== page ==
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I am gonna go off on a limb and chose A
because all multiples of 3 are not odd 3,6,9,12
and 3*1 works; 2*3 will also work....terefore negating statement two
(A)

Statement 2 is in sufficient cause it would mean that the clean numbers are 3, 5,7...
statement 1 shows that it is 3,5, 6,7..
does that show why there is at least 1 non odd number?

The question is:
what is the probab of selecting a " clean" number from a set of integers containing all multiples of 3 between 1 and 99, inclusive?

So in my opinion all you need is a definition of what a clean number is. From both statements you can get a definite number of integers that fulfill the criterion mentioned...so therfore I think the answer is D.

And statement 2 should be sufficient because all you have to do is pick the odd number which are multiples of 3 and divide them by all the odd numbers between 1 and 99...don't see why that isn't sufficient
_________________

The question is: what is the probab of selecting a " clean" number from a set of integers containing all multiples of 3 between 1 and 99, inclusive?

So in my opinion all you need is a definition of what a clean number is. From both statements you can get a definite number of integers that fulfill the criterion mentioned...so therfore I think the answer is D.

And statement 2 should be sufficient because all you have to do is pick the odd number which are multiples of 3 and divide them by all the odd numbers between 1 and 99...don't see why that isn't sufficient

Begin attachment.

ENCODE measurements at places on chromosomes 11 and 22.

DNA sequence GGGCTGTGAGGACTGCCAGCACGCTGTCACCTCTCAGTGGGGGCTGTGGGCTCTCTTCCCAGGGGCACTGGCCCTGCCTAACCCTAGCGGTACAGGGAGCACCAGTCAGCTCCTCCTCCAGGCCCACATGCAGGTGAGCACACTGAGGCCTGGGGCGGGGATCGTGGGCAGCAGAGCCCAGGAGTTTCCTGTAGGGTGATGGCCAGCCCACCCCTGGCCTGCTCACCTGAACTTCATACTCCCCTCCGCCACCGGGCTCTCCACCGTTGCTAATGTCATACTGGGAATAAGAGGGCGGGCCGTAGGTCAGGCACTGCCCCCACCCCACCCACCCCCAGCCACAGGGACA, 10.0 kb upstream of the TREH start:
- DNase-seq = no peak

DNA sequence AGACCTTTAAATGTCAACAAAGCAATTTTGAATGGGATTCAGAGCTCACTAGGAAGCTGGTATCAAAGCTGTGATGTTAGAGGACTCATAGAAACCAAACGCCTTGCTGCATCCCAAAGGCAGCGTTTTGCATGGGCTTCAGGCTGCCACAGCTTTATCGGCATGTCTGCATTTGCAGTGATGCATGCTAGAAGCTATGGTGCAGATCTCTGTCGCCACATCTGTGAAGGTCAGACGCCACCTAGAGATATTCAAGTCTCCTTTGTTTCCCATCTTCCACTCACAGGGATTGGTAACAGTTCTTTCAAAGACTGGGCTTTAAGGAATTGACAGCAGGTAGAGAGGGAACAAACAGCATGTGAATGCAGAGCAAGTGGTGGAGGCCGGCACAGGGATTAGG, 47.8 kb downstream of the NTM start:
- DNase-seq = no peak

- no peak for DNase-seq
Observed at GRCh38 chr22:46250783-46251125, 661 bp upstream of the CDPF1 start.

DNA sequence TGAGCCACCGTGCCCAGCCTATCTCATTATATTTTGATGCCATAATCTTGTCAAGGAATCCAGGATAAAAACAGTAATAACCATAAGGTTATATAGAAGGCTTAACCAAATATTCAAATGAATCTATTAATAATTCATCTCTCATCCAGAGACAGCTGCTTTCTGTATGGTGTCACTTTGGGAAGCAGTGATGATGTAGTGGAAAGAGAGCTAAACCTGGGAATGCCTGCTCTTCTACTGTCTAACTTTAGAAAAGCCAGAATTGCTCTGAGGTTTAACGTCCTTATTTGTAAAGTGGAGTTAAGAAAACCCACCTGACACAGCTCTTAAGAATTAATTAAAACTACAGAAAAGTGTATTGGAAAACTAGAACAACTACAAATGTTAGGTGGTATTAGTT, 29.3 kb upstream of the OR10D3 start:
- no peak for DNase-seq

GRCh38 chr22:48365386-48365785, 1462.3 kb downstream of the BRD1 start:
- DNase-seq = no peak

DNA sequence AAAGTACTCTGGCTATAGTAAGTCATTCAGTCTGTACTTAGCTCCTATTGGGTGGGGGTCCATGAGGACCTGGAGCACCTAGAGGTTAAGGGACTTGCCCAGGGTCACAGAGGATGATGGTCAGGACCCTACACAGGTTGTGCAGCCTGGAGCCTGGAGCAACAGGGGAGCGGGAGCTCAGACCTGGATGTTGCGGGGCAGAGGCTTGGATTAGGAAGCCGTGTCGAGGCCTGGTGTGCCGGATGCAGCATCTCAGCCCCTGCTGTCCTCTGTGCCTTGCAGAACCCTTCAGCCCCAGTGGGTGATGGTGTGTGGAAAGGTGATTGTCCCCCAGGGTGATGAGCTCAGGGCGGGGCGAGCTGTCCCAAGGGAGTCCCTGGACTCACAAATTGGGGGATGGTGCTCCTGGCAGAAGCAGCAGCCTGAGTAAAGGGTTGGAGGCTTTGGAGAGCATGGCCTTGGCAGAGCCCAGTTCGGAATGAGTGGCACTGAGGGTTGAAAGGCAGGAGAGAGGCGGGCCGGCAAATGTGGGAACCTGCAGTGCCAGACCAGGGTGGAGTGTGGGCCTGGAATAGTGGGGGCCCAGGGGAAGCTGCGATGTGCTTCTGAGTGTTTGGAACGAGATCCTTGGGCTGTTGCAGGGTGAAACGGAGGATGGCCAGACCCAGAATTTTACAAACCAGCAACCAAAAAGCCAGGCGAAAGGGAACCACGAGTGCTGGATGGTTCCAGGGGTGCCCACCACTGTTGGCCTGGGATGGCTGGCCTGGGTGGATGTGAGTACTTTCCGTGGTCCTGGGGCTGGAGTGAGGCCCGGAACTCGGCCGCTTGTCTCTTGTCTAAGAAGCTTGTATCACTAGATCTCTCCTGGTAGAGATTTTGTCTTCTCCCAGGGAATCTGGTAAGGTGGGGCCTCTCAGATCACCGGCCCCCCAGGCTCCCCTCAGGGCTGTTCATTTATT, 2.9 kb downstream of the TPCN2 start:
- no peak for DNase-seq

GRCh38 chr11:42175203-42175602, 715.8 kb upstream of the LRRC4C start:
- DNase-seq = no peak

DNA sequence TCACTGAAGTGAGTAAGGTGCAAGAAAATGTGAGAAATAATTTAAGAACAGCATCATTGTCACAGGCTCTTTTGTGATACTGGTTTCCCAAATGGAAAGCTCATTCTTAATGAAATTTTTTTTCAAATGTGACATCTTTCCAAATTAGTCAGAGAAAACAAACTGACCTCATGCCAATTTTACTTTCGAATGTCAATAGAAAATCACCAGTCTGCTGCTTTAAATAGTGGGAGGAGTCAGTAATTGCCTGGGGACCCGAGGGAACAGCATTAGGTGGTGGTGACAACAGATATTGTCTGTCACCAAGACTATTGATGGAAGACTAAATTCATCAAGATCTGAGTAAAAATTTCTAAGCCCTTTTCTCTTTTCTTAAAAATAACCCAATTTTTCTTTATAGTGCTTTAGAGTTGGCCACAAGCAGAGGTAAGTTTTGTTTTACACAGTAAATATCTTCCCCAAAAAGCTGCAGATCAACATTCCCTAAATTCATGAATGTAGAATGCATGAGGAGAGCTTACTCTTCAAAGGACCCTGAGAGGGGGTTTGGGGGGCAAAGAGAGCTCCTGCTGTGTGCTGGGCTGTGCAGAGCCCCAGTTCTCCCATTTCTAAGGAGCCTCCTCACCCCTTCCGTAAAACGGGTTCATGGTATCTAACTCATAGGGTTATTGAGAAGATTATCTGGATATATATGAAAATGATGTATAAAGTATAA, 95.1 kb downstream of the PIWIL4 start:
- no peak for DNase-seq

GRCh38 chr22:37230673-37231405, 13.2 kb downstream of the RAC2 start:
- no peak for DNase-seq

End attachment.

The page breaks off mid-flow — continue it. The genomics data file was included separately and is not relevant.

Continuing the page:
definitely, i agree with u my man...the basic object is to find 'probability' not 'validity'

This question is similar to another one posted here somewhere. Statement 1 gives a complete (in itself) definition of a clean number whereas Statement 2 only describes what could be one of many attributes of a clean no.

The set is clearly defined. Whatever the restrictions the statements 1 and 2 impose, we can still find a single probability. So it is D

Note: If the set were infinite, we can't find a probability.

EDIT: On rethink - A is probably it.
Statement 2 does not clearly define a Clean number.
A clean number must be odd does not imply all odd numbers are clean numbers.

what is the probab of selecting a " clean" number from a set of integers containing all multiples of 3 between 1 and 99, inclusive?

(1) A " clean" no is an integer divisible only by 2 factors, one of which is greater than 2 (2) A " clean" no must be odd

using each statement seperately, both are suff to ans independently. but if you, take stat 1 into consideration 2 seems incomplete. we know that a clean number is only 3 and each st must give a specific answer. therefore, OA should be A. however, we cannot totaly disagree with the other part of the discussions.

what is the probab of selecting a " clean" number from a set of integers containing all multiples of 3 between 1 and 99, inclusive?

(1) A " clean" no is an integer divisible only by 2 factors, one of which is greater than 2

(2) A " clean" no must be odd

We are asked to find the probability. We are not asked to find one "clean" number. In other words, as some of the others already mentioned here, as long as the definition is clearly defined, then we will be able to identify all "clean" numbers and thus the probability of pick them from a clearly defined set.

On this note, (1) is clearly define, but (2) is not. (2) would be sufficient if it is formulated like this:
(2) A "clean" number means an odd number.

When it says a clean number must be odd, we do not know if there's other requirements for a clean number. Perhaps it must be odd and greater than 50? Or whatever. As long as we don't know the exact definition of a clean number, we cannot pin down the set of clean numbers, and thus cannot find the probability that we were asked to find.